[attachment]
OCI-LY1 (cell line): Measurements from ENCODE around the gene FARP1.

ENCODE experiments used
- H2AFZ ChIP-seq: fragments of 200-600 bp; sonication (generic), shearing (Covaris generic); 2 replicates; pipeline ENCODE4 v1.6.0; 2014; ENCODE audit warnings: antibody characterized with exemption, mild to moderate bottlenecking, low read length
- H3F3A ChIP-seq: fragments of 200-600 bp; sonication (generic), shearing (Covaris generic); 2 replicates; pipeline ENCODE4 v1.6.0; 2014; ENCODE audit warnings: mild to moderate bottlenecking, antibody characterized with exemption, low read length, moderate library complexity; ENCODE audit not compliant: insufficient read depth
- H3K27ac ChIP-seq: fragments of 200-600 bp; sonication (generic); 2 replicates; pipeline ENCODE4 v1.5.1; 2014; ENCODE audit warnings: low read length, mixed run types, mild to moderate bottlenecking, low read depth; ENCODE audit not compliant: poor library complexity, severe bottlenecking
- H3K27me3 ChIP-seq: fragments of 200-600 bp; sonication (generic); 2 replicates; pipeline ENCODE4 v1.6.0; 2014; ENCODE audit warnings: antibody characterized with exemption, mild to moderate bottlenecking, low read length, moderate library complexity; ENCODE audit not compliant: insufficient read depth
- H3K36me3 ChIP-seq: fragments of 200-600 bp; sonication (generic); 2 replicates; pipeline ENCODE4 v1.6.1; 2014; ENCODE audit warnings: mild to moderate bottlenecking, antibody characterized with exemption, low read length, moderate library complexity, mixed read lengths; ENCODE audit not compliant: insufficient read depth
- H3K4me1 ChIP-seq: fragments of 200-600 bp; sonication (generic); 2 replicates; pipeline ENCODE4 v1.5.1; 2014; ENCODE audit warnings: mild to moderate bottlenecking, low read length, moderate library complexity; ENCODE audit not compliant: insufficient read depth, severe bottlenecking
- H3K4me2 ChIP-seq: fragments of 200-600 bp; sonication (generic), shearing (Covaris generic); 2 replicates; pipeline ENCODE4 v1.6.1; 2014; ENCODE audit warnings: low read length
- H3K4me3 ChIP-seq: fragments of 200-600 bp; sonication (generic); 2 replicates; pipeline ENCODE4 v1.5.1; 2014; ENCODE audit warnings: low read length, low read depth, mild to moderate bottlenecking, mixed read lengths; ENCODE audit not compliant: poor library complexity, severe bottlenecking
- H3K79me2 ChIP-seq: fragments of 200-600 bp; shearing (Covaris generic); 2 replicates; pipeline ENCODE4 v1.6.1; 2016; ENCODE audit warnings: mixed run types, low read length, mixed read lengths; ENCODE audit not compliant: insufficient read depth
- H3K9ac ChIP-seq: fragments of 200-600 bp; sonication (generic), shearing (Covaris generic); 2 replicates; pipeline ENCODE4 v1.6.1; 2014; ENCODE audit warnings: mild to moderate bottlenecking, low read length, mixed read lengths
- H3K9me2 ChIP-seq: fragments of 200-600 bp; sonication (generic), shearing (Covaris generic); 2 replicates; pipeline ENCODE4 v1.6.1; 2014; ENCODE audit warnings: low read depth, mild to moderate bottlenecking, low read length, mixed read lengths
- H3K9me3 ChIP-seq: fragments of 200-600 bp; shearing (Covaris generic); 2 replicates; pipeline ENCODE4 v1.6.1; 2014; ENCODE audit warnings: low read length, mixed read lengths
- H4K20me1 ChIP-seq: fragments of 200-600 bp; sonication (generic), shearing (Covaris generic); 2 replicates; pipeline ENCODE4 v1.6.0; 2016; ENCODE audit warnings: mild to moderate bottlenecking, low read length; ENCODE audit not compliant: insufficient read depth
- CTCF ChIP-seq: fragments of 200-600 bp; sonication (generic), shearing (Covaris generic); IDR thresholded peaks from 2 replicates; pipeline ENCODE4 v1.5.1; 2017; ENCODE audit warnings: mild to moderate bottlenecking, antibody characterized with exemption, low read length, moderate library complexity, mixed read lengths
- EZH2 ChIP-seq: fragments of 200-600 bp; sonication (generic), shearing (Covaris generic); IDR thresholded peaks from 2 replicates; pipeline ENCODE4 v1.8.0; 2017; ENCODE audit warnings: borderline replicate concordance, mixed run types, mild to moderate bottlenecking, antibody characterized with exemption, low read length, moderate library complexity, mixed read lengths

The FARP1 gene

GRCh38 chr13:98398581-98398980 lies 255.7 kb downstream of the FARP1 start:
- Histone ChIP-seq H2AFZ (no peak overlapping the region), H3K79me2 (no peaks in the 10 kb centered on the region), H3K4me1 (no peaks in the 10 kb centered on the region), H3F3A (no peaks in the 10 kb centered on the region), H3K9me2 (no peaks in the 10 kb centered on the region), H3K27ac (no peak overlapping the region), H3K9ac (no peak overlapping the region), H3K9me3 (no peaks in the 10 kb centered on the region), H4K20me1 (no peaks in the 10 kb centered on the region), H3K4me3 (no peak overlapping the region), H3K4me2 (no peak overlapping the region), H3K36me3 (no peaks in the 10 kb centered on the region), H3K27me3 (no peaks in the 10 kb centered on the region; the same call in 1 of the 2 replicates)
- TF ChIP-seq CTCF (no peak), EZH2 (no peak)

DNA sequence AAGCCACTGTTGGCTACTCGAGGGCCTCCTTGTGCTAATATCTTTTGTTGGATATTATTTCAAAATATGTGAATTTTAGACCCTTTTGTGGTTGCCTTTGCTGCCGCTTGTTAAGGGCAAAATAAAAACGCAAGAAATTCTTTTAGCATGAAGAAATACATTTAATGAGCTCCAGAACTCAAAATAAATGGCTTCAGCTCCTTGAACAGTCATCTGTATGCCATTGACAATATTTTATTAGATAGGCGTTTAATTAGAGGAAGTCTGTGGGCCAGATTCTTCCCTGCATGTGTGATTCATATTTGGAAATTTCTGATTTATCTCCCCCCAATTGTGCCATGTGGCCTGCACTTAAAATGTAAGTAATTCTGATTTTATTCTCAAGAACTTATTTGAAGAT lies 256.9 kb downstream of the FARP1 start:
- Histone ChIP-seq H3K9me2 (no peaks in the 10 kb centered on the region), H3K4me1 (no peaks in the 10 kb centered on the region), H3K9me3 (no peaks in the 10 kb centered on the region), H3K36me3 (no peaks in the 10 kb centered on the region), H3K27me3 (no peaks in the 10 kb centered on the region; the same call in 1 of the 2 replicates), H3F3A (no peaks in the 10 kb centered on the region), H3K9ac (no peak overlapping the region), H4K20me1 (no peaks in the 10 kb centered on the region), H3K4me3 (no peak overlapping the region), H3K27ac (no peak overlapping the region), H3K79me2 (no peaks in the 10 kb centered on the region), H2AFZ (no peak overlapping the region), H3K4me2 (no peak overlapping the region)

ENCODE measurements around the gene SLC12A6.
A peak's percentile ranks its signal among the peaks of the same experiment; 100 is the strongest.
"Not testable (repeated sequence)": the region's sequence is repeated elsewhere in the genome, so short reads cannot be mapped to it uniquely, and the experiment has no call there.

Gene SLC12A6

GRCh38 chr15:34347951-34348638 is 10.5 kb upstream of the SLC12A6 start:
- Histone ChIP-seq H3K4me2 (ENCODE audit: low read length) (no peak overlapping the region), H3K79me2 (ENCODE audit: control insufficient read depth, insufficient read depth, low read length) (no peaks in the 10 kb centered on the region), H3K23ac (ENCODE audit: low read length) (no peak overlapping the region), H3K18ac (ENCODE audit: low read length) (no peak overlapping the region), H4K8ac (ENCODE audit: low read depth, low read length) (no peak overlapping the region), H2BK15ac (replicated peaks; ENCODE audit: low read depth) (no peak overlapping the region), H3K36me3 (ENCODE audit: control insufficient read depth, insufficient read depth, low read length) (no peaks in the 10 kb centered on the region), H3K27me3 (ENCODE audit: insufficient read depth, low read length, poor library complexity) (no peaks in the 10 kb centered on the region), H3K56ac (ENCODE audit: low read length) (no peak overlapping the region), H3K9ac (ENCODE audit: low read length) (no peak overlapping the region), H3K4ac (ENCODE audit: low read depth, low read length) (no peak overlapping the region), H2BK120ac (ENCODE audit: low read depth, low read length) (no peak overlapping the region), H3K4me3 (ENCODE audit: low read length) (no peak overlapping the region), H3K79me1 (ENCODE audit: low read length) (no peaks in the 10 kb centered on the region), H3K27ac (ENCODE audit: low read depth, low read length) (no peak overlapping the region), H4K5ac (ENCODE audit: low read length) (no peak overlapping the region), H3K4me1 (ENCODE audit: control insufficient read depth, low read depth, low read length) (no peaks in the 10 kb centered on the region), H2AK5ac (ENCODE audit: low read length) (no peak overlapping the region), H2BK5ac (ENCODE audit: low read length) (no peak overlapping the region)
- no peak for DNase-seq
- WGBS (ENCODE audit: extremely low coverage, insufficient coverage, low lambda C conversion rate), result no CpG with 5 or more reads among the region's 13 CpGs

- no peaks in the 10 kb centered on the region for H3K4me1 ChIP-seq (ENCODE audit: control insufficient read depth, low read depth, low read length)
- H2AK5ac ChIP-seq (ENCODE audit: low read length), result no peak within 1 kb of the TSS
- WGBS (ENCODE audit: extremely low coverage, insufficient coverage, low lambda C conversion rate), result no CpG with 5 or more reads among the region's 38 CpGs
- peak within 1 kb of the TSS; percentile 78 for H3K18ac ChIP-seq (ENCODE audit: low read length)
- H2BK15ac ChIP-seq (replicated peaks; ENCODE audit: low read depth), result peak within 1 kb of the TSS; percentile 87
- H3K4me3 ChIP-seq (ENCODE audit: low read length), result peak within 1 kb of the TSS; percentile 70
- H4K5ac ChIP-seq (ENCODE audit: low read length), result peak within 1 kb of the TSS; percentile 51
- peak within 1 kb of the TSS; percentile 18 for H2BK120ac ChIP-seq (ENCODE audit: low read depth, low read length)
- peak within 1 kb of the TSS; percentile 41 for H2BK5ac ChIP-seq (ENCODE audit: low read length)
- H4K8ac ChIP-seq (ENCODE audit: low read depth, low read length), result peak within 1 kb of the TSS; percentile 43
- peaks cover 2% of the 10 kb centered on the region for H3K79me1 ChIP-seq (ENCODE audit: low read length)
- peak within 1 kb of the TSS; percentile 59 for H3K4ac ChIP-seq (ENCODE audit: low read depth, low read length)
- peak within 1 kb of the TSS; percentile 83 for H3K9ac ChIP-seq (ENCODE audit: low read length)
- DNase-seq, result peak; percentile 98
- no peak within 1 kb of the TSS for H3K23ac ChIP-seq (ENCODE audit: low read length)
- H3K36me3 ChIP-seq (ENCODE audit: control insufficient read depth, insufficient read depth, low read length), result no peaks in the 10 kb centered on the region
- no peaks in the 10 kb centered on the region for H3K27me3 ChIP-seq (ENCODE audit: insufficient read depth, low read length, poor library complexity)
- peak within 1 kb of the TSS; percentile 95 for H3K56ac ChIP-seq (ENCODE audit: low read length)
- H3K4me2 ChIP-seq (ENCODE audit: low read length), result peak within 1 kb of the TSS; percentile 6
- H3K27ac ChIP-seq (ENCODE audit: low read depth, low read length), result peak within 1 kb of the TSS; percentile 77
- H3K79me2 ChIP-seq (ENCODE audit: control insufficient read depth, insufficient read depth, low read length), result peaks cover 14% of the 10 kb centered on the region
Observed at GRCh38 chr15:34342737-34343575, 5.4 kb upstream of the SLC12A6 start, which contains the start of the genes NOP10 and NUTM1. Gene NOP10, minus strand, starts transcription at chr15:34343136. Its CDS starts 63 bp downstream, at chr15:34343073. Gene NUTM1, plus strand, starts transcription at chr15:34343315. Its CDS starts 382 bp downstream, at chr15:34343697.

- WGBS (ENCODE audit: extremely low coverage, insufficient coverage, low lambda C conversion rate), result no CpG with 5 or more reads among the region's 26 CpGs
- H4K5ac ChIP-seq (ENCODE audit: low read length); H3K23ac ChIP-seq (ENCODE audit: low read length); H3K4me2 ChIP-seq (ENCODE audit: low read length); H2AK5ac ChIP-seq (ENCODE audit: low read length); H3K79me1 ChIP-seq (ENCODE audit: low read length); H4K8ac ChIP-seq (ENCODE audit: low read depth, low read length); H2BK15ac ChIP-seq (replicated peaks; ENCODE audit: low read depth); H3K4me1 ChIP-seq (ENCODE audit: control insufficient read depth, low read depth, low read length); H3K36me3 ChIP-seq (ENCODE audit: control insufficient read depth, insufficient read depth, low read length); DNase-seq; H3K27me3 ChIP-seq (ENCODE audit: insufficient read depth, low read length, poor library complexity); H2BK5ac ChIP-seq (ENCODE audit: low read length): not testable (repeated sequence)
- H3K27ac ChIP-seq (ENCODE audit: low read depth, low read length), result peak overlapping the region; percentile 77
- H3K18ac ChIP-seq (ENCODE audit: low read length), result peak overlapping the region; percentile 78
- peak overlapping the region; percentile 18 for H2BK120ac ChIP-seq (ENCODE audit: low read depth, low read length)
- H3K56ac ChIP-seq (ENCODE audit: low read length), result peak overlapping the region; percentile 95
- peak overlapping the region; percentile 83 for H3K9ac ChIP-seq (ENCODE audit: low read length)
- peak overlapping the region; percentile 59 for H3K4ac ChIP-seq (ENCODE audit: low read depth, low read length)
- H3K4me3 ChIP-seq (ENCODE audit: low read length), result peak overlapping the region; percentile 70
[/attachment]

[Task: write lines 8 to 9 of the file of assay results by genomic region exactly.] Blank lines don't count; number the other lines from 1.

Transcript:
- H3K4me1 ChIP-seq: fragments of 200-600 bp; sonication (generic); 2 replicates; pipeline ENCODE4 v1.5.1; 2014; ENCODE audit warnings: mild to moderate bottlenecking, low read length, moderate library complexity; ENCODE audit not compliant: insufficient read depth, severe bottlenecking
- H3K4me2 ChIP-seq: fragments of 200-600 bp; sonication (generic), shearing (Covaris generic); 2 replicates; pipeline ENCODE4 v1.6.1; 2014; ENCODE audit warnings: low read length